Successful School-year Strategies 3: Managing Academics and Activities

The new school year brings with it a host of activities and programs which may interest your child.  Deciding which activities will be part of your schedule, actually scheduling them, and making sure the activities don’t obstruct academic pursuits can be very challenging.  With some open discussion and setting clear expectations you can avoid many of the potholes along the way.

Deciding which activities to devote your time to will depend largely on the time commitment, your child’s commitment, and the cost of participation.  How many activities your child will participate in will depend on the same things, but you must also consider the impact a full schedule will have on grades.  Moderation is the key.

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Managing Academic and Activities

Once you have decided on the activities, you must tackle a schedule.  The schedule should be posted on a calendar in a place that is clear for all to see and updated as soon as new information becomes available.  You may wish to assign a different color marker for each family member to keep things straight. 

At least once a week the schedule should be reviewed.  As a best practice, I recommend a family “business” meeting.  This needn’t be any longer than 10-15 minutes.  It could be slightly longer depending on the number of family members and what you intend to include in your “agenda”.  At our house this is typically held during or just after Sunday breakfast and includes the calendar, the upcoming week at home, and homework/school assignments for the upcoming week.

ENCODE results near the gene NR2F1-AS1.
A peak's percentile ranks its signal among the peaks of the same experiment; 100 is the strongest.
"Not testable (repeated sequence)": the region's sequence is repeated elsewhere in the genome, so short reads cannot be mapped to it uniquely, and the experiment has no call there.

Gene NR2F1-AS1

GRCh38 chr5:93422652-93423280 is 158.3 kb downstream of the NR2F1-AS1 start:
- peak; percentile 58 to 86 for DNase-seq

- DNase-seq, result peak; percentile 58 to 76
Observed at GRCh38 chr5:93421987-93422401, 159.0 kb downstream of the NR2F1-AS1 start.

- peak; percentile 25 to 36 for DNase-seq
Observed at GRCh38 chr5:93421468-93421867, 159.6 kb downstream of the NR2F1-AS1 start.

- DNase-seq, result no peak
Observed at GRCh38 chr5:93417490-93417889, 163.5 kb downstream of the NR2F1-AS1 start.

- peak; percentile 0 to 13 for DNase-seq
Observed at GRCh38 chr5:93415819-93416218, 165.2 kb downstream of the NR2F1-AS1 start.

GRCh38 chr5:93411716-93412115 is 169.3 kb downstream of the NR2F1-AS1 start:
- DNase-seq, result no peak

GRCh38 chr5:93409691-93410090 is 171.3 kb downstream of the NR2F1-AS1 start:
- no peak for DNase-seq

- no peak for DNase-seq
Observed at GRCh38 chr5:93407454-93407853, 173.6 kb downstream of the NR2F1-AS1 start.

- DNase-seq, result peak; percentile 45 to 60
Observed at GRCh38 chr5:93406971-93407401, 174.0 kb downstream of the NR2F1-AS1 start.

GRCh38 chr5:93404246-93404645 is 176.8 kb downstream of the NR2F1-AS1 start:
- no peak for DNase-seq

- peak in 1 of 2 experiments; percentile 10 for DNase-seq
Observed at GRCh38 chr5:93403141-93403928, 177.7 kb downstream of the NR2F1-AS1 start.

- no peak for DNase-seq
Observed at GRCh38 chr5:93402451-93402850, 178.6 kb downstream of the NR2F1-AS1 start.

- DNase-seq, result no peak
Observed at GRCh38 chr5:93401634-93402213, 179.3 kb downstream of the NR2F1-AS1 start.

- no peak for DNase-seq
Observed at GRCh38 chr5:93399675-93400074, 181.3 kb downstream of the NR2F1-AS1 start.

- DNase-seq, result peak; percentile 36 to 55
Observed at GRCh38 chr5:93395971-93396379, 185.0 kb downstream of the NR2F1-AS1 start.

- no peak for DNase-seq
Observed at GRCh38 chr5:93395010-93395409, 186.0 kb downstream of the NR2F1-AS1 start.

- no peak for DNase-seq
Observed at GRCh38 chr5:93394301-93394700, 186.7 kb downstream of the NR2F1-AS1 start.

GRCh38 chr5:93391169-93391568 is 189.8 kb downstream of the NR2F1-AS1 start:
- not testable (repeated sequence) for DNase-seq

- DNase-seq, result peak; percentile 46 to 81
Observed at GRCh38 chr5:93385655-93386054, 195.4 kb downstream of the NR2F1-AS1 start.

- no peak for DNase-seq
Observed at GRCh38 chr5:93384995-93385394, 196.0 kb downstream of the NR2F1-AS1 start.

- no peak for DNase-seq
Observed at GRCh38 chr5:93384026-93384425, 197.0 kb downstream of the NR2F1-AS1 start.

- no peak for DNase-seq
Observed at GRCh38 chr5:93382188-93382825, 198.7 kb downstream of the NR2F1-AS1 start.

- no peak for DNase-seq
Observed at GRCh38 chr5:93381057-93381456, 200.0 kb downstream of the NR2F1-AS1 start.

It goes without saying that academia must be the main focus.  Make it very clear that participation in extra-curricular activities is dependent on continued success in school.  Set clear expectations and do not waiver in your conviction.  This may come with some struggles, but if the activity is important enough to your child, your expectations will be met… or exceeded.

Here are a few more things to consider:

Check in with your kids occasionally to measure how they are handling everything.  Make sure they are not feeling overwhelmed.  Having an open line of communication without being too “parenty” will show you care.

It is easy to show your enthusiasm for home runs or perfect cheer routines, but be sure to show the same enthusiasm for good grades.

Let your kid decide which activity gets the nod.  As parents, our job is to open the door of opportunity, but not to push anyone through it.

Take interest in what your kids are doing.  You don’t have to be an expert, but being excited about success will be much easier if you know what is involved in achieving it.

Encourage any activity in which your child shows interest that includes tryouts or auditions.  This is an excellent way to show the value of hard work, preparation, and perhaps even overcoming defeat.

Use extra-curricular activities as a springboard for life lesson conversations about topics like good sportsmanship, fairness, teamwork, and self-esteem.

Be very clear about the cost of activities.  It is important for your child to understand the family commitment that must be made both in time and money to support them.  Do not, however, make them feel guilty for participating.

Re-evaluate activities after each grading period.  This is a good time to decide whether or not your child will continue in the activity based on their desire, costs, scheduling, etc.  Don’t be afraid to drop an activity for a period.  It can always be resumed at a later time.

Be certain that family time is part of your schedule… real family time, not just the conversation in the car on the way to the game.